Marc & Doris visit De Soto
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Click here to see the 1:53 minute Movie Trailer of the Park's 22 minute film "Hernando De Soto in America"
NEW - Please view our 7 minute video of the park's Living History Program.
(Video best viewed with Microsoft Windows Media Player9.0)
(For enlargements of the pics below, click on the individual icons)
De Soto Memorial Park, located in Bradenton, Florida, chronicles Hernando De Soto’s exploration of the New World. As you enter the park, you will see a replica Spanish Camp representing the Indian village captured by De Soto for use as his first base camp. This exhibit is open from mid-December through mid-April.
From this spot you are treated to the same view of the Manatee River that this 16th Century Spaniard had. On the way to the visitor’s center, nestled in amongst the Gumbo-Limbo trees, is a large stone monument placed by the National Society of The Colonial Dames of America which commemorates the expedition and marks the beginning of the De Soto Trail.
The visitor’s center is open daily and a 21-minute film on the De Soto story is shown hourly. Hernando De Soto, born around 1500, Jerez de los Caballeros, was licensed by Spain’s Hapsburg King, Charles V, to explore the New World. Using the maps of the day he sailed from Spain to the Caribbean and began his trek in 1539. After landing on Florida’s west coast, probably near Tampa Bay, his army spent the next four years winding its way some 4,000 miles across what is now the Southeastern United States.
In a letter to magistrates in Cuba shortly after landing in “la Florida”
this is what De Soto wrote on July 9th 1539:
“They say there are many trades among the Indians, an abundance of gold and silver, and many pearls. May it please God that this may be so, for of what these (Indians)... I believe nothing but what I see, and must see. Although they know, and have it for a saying, that if they lie to me it will cost them their lives.”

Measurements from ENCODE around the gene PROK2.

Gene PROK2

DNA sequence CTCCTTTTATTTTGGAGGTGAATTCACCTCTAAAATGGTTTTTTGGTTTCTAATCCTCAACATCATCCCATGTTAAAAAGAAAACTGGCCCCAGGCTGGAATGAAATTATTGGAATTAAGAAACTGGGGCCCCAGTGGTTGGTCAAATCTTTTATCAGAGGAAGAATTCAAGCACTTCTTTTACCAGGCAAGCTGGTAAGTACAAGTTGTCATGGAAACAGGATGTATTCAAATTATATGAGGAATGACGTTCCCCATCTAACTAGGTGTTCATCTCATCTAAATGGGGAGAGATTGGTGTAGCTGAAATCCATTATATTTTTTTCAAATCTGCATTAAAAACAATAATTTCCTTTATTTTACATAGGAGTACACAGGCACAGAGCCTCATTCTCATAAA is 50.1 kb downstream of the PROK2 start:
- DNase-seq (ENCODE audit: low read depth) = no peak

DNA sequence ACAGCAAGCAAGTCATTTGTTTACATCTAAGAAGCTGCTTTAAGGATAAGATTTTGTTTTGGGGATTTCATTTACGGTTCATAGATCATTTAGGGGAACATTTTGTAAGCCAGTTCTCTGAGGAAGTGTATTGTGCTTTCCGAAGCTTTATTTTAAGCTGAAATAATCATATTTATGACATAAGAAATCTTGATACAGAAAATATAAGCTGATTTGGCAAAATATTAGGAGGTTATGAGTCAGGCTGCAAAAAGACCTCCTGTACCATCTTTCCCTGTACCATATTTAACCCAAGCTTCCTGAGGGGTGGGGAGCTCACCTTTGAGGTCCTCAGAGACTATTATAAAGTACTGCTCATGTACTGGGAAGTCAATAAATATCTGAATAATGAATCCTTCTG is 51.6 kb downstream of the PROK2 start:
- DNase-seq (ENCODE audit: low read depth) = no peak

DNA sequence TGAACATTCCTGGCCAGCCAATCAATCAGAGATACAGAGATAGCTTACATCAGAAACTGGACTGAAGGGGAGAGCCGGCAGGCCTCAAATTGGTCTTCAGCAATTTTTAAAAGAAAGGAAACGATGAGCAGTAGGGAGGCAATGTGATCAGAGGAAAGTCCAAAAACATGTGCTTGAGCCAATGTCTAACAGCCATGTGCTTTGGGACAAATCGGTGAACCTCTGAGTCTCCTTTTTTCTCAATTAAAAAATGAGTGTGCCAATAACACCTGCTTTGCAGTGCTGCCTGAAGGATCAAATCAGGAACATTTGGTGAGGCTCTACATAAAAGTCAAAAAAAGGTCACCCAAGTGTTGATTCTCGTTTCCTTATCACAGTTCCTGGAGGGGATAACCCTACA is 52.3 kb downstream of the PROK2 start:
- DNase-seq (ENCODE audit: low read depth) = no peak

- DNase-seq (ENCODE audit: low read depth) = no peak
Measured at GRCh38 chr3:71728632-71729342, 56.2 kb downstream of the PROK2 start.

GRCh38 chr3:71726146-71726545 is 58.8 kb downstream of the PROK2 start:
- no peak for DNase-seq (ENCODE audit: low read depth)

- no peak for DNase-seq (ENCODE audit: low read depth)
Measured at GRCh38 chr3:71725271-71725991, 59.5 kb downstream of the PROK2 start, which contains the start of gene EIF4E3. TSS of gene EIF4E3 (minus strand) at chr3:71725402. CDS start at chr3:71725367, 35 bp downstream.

De Soto and his men spent much of their time moving from village to village, walking on Indian trails, led by Indian guides and eating Indian food. The Spaniards fought countless skirmishes and four major battles. De Soto’s troops were the first Europeans to push deep into North America.
The Visitors Center has many displays of artifacts from the De Soto period. These include a full suit of armor and weapons and tools of the era. Replicas of Spanish helmets can be tried on by visitors; here is Ellie, from Fort Myers, FL, trying one on.
Beginning near the Visitors Center, the Memorial Trail takes you through a Mangrove swamp out to the Manatee River and has a wooden walkway with informational markers describing the fauna and flora of the area. There are several turnouts leading to the water and you might be fortunate enough to spot a horseshoe crab. De Soto Memorial Park is rich in both history and natural beauty.
Located on the South Shore of the Manatee River, it is 5 miles west of Bradenton on SR 64, then a short 2 miles north on 75th Street N.W. to the park entrance.
For further information, please call De Soto National Memorial at: 941.792.0458
or visit their website at: www.nps.gov/deso